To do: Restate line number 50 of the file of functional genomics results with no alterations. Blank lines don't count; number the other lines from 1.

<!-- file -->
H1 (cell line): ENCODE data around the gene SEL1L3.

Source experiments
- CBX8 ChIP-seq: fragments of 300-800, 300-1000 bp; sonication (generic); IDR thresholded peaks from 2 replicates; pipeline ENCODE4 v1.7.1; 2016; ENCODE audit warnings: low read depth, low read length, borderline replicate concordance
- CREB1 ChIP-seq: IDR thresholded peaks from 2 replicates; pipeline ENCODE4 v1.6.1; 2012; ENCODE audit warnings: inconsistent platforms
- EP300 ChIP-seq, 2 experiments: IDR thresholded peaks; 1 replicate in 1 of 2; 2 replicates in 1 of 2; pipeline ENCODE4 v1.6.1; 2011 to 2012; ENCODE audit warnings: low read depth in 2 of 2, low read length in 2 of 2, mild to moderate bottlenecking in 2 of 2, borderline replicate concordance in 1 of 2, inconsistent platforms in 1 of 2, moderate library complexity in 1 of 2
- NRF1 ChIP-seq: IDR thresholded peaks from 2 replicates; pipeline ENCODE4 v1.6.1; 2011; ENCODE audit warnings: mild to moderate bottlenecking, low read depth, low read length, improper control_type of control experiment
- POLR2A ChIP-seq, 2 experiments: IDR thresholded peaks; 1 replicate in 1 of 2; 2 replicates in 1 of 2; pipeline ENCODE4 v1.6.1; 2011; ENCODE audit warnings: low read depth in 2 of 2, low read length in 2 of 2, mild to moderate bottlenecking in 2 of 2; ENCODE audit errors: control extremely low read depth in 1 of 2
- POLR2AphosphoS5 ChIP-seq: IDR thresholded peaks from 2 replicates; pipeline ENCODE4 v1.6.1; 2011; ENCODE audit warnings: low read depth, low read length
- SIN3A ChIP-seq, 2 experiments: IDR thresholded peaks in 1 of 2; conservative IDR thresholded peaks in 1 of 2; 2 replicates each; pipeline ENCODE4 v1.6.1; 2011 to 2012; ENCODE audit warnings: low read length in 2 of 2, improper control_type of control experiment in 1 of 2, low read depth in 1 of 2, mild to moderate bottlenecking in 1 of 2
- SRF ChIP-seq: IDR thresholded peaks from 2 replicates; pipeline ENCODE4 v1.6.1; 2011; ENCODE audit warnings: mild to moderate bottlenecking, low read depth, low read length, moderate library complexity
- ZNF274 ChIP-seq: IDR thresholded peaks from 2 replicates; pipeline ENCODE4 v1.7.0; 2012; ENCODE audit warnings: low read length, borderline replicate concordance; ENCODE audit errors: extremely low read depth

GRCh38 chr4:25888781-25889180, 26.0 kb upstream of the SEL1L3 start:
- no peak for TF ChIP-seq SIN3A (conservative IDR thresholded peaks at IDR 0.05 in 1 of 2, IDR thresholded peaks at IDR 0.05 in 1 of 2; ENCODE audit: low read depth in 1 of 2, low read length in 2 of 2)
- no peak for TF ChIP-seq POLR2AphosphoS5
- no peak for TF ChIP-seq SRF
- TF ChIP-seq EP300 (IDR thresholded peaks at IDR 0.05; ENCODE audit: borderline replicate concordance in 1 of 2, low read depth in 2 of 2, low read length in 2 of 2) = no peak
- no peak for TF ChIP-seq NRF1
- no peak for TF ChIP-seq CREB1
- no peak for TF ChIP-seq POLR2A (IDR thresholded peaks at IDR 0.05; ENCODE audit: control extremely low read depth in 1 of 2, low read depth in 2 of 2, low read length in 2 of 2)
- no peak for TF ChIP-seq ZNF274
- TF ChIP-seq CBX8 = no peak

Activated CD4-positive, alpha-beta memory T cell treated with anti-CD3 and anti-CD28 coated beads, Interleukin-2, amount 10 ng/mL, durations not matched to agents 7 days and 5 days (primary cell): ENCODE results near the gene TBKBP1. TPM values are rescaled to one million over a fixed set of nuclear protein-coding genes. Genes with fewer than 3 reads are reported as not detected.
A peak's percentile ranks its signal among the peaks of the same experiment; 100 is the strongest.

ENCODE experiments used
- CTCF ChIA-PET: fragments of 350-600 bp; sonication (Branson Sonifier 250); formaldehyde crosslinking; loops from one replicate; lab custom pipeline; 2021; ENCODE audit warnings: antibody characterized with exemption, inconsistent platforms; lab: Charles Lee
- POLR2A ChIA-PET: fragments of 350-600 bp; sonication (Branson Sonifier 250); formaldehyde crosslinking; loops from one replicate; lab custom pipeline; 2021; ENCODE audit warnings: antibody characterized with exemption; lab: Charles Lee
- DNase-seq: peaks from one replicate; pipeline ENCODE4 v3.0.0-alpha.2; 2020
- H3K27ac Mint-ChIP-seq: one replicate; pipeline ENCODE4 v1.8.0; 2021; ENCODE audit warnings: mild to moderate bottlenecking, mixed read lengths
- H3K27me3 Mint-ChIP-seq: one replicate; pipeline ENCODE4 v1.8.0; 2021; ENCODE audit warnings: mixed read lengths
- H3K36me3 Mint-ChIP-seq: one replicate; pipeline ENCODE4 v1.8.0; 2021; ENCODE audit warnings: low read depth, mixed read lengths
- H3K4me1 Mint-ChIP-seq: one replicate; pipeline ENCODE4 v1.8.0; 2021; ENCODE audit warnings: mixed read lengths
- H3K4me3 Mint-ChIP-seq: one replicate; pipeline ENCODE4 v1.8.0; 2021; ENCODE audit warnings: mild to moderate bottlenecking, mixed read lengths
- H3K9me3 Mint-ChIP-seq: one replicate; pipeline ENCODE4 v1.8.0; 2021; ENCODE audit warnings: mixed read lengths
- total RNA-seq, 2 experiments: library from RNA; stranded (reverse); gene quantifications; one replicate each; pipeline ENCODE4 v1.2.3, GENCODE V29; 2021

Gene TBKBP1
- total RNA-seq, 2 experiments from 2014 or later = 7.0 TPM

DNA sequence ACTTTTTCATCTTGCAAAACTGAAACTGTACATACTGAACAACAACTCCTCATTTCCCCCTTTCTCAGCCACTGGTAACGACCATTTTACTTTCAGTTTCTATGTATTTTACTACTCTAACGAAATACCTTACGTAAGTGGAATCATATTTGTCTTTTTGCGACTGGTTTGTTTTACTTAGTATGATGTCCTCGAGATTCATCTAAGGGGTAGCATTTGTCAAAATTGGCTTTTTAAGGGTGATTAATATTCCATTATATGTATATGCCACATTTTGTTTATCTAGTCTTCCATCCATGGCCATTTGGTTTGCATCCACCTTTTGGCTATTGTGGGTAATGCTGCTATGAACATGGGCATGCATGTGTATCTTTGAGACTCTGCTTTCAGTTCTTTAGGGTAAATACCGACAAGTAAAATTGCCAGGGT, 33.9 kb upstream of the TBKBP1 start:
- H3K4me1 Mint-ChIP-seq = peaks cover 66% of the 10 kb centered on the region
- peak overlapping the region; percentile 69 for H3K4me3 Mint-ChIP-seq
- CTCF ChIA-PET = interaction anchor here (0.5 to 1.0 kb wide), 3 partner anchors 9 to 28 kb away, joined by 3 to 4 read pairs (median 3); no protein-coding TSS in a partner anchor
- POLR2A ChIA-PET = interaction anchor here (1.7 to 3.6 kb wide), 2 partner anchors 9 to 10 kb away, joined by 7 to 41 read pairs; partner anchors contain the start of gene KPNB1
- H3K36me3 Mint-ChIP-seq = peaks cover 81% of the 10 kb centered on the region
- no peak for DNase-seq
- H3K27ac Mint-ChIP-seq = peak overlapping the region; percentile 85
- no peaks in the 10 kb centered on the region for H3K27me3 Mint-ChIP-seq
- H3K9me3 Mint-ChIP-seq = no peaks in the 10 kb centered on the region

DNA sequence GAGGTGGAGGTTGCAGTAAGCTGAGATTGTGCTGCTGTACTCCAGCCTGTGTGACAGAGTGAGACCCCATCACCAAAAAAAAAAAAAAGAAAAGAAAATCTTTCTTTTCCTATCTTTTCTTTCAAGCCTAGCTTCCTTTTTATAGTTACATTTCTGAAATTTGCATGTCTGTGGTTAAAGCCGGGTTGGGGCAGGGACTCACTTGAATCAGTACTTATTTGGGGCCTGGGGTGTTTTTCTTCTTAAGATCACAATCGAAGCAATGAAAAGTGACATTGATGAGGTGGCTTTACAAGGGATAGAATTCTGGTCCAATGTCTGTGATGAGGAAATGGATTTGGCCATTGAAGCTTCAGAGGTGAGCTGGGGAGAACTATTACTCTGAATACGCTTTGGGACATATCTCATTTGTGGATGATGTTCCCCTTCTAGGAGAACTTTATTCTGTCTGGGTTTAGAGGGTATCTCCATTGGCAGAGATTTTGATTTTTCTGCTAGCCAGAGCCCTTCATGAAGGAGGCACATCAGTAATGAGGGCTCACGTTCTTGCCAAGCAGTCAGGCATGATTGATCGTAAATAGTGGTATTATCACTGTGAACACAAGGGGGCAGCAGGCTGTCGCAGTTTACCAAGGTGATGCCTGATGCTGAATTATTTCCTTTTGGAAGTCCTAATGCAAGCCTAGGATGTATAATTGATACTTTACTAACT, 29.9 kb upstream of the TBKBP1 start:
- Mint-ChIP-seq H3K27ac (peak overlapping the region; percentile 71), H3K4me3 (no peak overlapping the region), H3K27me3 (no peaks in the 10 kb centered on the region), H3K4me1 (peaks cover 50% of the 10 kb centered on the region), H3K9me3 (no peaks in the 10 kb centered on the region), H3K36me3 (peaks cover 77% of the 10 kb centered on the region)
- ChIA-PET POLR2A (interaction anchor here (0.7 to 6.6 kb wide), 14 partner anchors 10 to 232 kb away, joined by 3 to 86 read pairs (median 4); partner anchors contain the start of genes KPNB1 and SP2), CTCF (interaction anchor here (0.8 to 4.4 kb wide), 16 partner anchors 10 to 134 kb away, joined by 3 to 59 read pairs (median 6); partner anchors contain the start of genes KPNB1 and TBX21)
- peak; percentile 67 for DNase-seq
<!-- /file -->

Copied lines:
- peak; percentile 67 for DNase-seq